Wednesday, August 4, 2010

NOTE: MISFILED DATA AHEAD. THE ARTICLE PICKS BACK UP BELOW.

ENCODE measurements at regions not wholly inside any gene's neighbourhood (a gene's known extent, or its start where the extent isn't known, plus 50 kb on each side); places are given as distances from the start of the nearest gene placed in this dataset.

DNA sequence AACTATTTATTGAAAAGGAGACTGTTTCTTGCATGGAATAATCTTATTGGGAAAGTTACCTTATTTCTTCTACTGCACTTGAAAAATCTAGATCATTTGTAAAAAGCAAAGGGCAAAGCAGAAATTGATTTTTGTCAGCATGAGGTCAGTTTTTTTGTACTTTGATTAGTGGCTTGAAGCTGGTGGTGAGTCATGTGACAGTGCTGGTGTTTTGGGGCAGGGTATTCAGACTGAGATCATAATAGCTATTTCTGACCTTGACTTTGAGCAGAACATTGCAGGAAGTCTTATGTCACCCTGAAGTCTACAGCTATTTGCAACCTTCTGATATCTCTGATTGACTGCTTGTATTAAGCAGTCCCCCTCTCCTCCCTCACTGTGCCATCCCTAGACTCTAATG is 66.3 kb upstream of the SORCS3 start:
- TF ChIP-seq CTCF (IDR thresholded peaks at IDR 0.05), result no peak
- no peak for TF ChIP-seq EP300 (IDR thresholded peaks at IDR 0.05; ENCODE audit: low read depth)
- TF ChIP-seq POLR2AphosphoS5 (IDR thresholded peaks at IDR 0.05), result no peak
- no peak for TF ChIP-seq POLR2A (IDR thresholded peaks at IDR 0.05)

Here's how we landed in Cook Children's Hospital...